The 2017 NASCAR Cup Series regular season came to an end Saturday night with Kyle Larson stealing a thrilling win in overtime in the Federated Auto Parts 400 at Richmond Raceway.
Martin Truex Jr. was in the lead with two laps to go when Derrike Cope went into the wall, bringing out a yellow caution flag. That gave the rest of the field time to compose itself, close the gap on Truex and try to make one final push for victory.
Denny Hamlin made incidental contact with Truex while making a turn, causing the No. 78 car to spin out. Larson had a fantastic restart coming out of pit road for his second victory in the last four races.
Here's how the top 10 looked after the checkered flag dropped in Virginia, courtesy of NASCAR.com:
1. Kyle Larson
2. Joey Logano
3. Ryan Newman
4. Kurt Busch
5. Denny Hamlin
6. Erik Jones
7. Daniel Suarez
8. Jimmie Johnson
9. Kyle Busch
10. Chase Elliott
Even though the end result wasn't what Truex was looking for, he still has the regular-season NASCAR points title.
Truex and Kyle Busch each earned one bonus playoff point for winning the first two stages. Busch climbed up from the seventh starting spot to take the first stage, though he was locked in a battle for the lead with Kyle Larson.
Truex was part of revolving door that featured seven different leaders. He began the day in fifth place and was hanging around the top of the leaderboard, including winning the bonus playoff point on the second stage, throughout the race.
Just as notable as Larson's win were the three drivers who clinched the last three spots in the Cup Championship Playoffs.
Chase Elliott, Matt Kenseth and Jamie McMurray started the day in those final three playoff slots, and that's where they ended up after the race was over.
Kenseth seemed poised to leave no doubt about his spot. He started first after winning the pole Friday, but his car wasn't cooperating as his position continued to drop the deeper into the race he got.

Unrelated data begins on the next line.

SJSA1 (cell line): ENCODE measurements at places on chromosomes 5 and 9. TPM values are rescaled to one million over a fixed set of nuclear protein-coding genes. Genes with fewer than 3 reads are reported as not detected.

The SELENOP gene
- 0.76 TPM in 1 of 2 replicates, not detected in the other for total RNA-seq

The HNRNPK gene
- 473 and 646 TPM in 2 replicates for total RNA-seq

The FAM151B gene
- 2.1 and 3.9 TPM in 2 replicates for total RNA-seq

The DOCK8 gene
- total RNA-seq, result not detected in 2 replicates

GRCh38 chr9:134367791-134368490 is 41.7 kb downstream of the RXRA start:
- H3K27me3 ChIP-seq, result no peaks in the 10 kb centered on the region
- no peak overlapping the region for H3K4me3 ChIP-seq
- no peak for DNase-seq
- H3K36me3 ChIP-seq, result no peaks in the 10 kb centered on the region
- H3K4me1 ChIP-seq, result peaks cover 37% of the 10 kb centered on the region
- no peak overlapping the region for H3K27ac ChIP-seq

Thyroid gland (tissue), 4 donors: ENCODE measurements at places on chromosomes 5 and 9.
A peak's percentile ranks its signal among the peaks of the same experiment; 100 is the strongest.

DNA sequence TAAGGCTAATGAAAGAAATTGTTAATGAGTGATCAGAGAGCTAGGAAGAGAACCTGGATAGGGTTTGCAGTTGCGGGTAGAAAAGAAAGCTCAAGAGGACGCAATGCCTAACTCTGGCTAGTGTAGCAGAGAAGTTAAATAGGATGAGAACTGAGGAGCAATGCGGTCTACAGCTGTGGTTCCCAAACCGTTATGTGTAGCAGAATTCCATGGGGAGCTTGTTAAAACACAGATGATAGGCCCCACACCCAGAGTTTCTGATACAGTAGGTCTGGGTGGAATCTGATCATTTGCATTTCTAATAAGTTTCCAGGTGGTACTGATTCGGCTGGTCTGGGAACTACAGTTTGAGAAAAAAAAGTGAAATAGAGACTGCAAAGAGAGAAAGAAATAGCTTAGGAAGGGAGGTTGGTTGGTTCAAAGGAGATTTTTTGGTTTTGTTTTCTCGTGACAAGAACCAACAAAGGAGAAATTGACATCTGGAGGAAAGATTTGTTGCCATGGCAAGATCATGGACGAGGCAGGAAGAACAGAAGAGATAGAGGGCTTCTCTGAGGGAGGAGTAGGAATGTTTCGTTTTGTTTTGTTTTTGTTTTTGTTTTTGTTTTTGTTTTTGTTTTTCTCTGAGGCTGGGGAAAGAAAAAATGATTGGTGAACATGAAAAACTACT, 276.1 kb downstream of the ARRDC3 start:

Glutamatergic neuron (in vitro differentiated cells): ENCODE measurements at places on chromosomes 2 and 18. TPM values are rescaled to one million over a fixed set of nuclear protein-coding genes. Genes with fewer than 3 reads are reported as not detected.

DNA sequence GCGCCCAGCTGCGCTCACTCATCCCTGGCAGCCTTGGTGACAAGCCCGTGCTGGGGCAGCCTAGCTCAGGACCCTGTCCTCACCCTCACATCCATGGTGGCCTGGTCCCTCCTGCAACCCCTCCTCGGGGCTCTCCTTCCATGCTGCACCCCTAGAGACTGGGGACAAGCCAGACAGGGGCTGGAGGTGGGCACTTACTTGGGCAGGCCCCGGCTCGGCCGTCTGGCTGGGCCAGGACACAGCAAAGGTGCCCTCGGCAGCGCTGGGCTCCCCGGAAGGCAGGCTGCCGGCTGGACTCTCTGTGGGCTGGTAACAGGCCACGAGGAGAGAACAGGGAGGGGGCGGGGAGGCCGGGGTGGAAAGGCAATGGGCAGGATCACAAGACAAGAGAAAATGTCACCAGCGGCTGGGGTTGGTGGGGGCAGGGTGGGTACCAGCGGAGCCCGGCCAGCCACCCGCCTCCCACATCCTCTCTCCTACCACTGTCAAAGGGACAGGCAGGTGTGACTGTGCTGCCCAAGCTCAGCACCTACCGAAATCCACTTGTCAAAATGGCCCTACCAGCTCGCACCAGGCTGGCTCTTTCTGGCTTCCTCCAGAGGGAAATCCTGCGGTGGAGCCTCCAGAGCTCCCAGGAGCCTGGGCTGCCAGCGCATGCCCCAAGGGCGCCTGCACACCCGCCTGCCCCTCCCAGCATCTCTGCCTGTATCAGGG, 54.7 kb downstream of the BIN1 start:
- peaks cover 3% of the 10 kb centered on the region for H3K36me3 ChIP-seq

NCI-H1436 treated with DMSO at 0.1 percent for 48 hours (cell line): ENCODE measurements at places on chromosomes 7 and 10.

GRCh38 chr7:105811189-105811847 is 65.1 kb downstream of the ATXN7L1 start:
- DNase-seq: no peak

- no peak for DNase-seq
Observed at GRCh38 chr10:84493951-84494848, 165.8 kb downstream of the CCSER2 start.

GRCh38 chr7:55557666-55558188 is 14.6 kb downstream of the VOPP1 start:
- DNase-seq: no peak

Things continued to spiral downward for Kenseth. Per ESPN's Bob Pockrass, he was knocked out of the race after running "into the back of Clint Bowyer in the logjam as an ambulance was stopped at the entrance to pit road..."
Pockrass also noted Kenseth would miss the playoffs if a driver in a "must-win situation" won Saturday. The good news is Larson was already in the field, so the No. 20 car was able to remain in the playoff field.
Here's the incident that knocked Kenseth out of the race:
Bowyer was the closest contender on the outside, trailing McMurray by 91 points. He gave himself a steep mountain to climb after finishing 13th in qualifying and never got it going during the race with a 24th-place finish.
The door would briefly open for Dale Earnhardt Jr., who needed a miracle to make the playoff field. He was 202 points behind McMurray for the final spot, though he put pressure on the competition by taking the lead on the 334th lap when most of the leaders went into the pit area.
This hasn't been the final season Earnhardt envisioned when he announced this would be his last year as a full-time NASCAR driver. The 42-year-old hasn't finished higher than 12th in a race since June, so this was a huge moment for the No. 88 car.
After a 13-lap lead, though, Brad Keselowski passed Earnhardt for the top spot. Earnhardt would eventually have to pit himself, dropping all the way back to 20th place with less than 40 laps to go, though he did work his way back up to 13th at the end.
Late drama aside, the stage is now set for NASCAR's postseason. Jimmie Johnson is the defending champion, though he's had a down season by his standards with three wins and eight top-10 finishes in 26 races.
Truex has been the most consistent driver all year with four victories and 17 top-10 finishes. He also earned 18 stage wins to open up a 17-point lead in playoff points over Busch.